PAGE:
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Ideal for any Mac with Thunderbolt 3
Dual Thunderbolt 3 ports
USB 3 • USB-C
5K and 4K display support plus Mini Display Port
Analog sound in/out and Optical sound out
Works on any Mac with Thunderbolt 3
Fan Noise and Heat
No formal measurement evaluation was made of heat and noise, but the comments here are in context of running the same tests in this review on the MacBook Pro with Retina display and two Mac Pro systems (6 core and 12 core).
First of all, measuring fan noise is misleading out of context. Meaning that a Mac Pro sits under my desk, but an iMac sits in front of my face. So a lower fan noise on the iMac can be quite a bit louder.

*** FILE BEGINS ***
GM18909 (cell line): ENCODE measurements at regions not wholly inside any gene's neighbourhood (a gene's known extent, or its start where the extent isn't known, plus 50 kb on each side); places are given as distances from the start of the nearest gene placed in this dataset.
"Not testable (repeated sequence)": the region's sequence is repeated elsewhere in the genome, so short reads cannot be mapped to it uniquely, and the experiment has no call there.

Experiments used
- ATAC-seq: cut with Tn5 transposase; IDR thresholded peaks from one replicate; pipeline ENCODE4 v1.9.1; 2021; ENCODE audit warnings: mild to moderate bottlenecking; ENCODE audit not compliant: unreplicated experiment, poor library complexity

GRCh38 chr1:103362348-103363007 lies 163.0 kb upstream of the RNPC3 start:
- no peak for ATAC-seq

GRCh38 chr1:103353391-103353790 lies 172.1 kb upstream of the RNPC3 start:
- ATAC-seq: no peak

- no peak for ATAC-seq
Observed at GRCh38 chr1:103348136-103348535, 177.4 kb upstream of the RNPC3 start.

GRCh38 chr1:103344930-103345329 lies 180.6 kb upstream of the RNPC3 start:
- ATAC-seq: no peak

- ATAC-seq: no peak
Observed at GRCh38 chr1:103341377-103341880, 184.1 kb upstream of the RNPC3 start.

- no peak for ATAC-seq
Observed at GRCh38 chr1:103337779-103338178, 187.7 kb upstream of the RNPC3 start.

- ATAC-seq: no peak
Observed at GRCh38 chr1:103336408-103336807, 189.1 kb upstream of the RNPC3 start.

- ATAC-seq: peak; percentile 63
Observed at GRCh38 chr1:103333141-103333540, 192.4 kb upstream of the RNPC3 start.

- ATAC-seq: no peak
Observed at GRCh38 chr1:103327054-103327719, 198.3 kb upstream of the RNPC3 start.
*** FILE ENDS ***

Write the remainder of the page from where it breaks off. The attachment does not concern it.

The late 2012 iMac is not a quiet machine under load. It was noisier than the Mac Pro or MacBook Pro under the same test scenario, as per my seated position in front of each.
On the other hand, the iMac fan noise is of a tone and volume that is not really objectionable as sounds go, but the fan noise is “in your face” as compared to a Mac Pro under a desk.
Under processing load for tasks like RAW conversion, the fans could be easily heard ten feet away (and I’m sure I could hear it much farther away, but that’s beyond the walls of my office). My office has 1" thick sound deadening material on half of the wall area, so it is not a “lively” room for sound.
Blazing fast, 1TB, 2TB, 4TB, 8TB.
The late 2012 iMac is vastly superior to the prior 2010 quad-core iMac model. That older model became so hot that it nearly scorched my hand after grasping the case (my hand hurt for 30 minutes). That late 2012 iMac does NOT have that problem.
I did the “hand grasp test” and found that the exterior of the iMac case remained at most slightly warm to the touch. This is encouraging for longevity of the internal components (excessive prolonged heat is death for electronics).